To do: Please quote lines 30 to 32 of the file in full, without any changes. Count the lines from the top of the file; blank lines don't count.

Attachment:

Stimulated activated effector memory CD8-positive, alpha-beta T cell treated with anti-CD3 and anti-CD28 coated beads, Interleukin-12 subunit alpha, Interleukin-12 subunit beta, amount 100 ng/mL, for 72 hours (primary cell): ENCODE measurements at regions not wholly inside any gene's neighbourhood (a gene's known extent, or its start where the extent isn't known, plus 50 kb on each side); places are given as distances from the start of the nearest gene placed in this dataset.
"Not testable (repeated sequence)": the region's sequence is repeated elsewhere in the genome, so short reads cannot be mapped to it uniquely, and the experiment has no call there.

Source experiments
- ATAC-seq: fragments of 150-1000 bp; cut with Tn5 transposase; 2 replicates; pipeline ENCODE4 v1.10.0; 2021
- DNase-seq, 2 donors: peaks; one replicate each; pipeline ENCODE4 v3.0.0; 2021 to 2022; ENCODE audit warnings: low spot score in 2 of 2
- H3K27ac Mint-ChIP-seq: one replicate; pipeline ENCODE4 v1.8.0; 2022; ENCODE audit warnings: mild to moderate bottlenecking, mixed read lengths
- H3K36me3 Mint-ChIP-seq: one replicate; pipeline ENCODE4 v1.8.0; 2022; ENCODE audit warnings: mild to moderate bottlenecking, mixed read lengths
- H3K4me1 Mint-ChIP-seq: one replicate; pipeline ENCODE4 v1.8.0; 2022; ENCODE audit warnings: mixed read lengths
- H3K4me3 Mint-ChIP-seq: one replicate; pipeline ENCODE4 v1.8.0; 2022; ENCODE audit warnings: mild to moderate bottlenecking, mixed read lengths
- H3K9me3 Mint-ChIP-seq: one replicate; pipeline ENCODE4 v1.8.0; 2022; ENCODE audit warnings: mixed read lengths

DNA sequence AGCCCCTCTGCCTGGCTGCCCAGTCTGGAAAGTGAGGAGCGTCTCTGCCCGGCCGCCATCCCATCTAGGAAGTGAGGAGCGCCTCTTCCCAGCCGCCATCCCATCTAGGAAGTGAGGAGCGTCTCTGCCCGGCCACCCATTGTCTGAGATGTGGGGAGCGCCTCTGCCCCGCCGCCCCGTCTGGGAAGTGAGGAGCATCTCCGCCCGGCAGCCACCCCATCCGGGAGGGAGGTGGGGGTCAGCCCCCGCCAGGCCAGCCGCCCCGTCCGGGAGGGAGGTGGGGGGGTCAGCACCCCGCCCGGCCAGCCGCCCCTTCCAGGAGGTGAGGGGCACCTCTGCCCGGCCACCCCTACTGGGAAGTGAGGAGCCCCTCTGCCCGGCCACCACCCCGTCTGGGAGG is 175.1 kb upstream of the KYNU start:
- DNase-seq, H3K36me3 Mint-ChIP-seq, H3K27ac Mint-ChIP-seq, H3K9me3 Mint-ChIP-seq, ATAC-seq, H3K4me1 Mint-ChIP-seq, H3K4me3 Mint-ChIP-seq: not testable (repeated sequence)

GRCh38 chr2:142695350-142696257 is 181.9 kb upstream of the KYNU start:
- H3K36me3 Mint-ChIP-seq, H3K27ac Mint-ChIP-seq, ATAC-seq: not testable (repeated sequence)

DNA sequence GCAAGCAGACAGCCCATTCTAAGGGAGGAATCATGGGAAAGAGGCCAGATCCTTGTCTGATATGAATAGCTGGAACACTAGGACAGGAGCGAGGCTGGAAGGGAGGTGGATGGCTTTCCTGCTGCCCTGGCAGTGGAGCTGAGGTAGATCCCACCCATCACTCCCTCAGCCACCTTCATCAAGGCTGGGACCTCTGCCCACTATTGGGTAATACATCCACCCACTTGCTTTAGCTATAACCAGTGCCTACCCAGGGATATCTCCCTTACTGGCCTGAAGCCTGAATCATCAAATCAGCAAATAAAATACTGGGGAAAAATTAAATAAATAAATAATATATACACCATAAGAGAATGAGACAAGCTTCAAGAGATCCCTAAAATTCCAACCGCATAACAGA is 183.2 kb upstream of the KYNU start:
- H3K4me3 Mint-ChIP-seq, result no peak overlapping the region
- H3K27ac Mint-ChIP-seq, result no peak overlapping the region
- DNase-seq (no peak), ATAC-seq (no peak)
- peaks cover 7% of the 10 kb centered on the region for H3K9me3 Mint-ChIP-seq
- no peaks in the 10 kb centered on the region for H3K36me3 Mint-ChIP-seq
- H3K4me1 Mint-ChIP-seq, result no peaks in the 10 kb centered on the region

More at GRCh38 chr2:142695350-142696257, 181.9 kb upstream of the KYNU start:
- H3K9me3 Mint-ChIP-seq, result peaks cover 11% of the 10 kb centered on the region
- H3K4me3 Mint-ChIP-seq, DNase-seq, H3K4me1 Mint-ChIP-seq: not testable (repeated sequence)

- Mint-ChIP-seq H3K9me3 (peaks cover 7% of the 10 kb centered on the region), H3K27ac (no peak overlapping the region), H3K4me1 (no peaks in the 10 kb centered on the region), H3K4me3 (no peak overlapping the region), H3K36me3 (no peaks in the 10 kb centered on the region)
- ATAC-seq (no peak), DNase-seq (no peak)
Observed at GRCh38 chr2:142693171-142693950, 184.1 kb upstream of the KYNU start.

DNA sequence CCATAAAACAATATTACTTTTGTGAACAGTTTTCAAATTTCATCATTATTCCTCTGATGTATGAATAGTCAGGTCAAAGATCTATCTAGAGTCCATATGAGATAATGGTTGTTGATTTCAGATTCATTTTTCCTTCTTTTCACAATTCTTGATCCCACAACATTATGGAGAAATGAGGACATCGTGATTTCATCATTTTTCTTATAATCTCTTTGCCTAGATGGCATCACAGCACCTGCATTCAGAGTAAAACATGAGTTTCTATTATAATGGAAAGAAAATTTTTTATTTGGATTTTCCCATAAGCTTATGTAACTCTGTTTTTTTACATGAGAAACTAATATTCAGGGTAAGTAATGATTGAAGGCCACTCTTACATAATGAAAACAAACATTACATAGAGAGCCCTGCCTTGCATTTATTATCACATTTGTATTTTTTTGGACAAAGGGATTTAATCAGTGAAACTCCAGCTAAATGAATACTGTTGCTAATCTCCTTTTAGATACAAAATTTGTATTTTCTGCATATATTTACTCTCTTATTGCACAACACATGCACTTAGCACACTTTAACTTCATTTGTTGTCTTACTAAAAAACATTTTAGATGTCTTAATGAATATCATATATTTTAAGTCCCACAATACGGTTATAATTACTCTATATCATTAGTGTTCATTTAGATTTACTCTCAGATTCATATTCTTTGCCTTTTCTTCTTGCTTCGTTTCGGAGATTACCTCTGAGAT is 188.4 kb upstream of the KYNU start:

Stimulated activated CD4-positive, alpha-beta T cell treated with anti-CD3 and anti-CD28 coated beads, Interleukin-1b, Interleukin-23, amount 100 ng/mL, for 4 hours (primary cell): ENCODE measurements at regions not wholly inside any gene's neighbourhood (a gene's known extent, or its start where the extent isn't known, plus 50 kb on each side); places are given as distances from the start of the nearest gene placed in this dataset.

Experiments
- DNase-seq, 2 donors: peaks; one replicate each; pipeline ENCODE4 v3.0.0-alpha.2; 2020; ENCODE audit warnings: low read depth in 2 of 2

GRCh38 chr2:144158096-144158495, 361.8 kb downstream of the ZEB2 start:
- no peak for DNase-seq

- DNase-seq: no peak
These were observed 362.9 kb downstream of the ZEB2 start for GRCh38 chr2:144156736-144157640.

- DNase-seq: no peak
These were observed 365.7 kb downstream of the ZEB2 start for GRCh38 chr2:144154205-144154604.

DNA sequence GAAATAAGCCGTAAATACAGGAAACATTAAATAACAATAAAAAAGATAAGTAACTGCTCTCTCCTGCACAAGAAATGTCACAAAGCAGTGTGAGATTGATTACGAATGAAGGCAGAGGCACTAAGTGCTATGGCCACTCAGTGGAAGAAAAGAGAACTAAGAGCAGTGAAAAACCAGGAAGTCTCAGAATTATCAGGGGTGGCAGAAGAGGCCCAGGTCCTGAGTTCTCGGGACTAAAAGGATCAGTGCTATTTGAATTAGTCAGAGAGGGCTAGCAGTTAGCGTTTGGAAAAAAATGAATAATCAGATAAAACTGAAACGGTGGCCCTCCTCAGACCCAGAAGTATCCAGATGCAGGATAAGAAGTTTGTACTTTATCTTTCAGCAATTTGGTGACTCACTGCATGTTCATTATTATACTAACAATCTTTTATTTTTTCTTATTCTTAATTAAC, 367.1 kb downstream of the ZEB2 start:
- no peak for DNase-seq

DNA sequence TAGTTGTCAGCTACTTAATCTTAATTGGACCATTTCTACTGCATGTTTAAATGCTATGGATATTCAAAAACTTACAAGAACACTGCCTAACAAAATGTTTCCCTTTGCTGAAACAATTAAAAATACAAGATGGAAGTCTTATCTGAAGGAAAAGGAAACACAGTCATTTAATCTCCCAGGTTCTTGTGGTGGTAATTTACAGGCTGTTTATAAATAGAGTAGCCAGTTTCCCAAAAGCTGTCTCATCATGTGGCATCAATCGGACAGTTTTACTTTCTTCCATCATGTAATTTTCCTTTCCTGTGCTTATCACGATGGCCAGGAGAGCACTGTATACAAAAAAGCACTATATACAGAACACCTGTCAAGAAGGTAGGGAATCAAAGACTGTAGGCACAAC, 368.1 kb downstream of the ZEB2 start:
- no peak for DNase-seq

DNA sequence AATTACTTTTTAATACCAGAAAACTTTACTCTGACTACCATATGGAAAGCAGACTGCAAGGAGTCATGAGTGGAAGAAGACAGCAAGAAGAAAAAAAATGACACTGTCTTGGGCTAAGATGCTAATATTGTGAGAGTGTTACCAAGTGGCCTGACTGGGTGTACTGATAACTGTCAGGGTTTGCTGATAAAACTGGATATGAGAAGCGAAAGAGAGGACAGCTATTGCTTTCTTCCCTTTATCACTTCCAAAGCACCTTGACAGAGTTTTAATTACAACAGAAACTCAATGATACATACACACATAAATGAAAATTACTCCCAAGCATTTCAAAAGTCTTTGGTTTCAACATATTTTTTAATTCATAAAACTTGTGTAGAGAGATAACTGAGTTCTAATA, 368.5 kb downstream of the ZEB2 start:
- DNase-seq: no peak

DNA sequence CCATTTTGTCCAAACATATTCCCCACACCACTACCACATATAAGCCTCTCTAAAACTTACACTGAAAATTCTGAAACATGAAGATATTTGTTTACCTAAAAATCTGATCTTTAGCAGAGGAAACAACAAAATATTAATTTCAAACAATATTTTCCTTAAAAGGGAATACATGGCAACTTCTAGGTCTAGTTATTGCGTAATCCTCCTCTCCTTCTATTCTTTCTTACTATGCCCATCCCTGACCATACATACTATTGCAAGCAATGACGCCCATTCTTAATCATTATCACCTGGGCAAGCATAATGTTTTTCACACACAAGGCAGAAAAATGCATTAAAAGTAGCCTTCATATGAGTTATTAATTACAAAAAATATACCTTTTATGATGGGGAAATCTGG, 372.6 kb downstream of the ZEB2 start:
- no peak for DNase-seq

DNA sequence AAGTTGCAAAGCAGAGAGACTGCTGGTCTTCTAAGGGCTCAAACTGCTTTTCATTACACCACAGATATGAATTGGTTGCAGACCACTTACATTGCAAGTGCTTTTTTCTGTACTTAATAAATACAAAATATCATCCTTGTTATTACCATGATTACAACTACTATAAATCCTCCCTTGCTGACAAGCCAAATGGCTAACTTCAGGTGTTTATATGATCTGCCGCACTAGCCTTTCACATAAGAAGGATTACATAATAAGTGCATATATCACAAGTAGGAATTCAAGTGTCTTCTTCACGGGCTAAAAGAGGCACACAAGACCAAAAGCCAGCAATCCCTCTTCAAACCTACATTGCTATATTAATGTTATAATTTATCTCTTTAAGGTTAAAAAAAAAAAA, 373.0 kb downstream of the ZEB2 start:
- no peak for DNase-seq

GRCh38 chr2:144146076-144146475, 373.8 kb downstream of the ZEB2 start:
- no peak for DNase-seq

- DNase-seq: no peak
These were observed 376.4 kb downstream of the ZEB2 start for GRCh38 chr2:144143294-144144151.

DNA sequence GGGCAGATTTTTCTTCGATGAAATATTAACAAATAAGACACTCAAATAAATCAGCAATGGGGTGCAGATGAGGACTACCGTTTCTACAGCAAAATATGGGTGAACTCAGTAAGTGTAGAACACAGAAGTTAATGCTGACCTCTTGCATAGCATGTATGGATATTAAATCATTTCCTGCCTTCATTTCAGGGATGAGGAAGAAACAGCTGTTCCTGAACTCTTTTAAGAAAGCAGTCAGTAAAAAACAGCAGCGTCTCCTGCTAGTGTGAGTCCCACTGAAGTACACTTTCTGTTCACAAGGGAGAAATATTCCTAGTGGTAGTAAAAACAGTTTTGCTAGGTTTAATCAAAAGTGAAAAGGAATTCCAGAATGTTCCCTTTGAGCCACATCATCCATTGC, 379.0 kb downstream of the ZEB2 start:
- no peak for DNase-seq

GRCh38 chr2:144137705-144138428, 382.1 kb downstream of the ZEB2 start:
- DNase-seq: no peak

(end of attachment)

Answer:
Experiments
- DNase-seq, 2 donors: peaks; one replicate each; pipeline ENCODE4 v3.0.0-alpha.2; 2020; ENCODE audit warnings: low read depth in 2 of 2

GRCh38 chr2:144158096-144158495, 361.8 kb downstream of the ZEB2 start: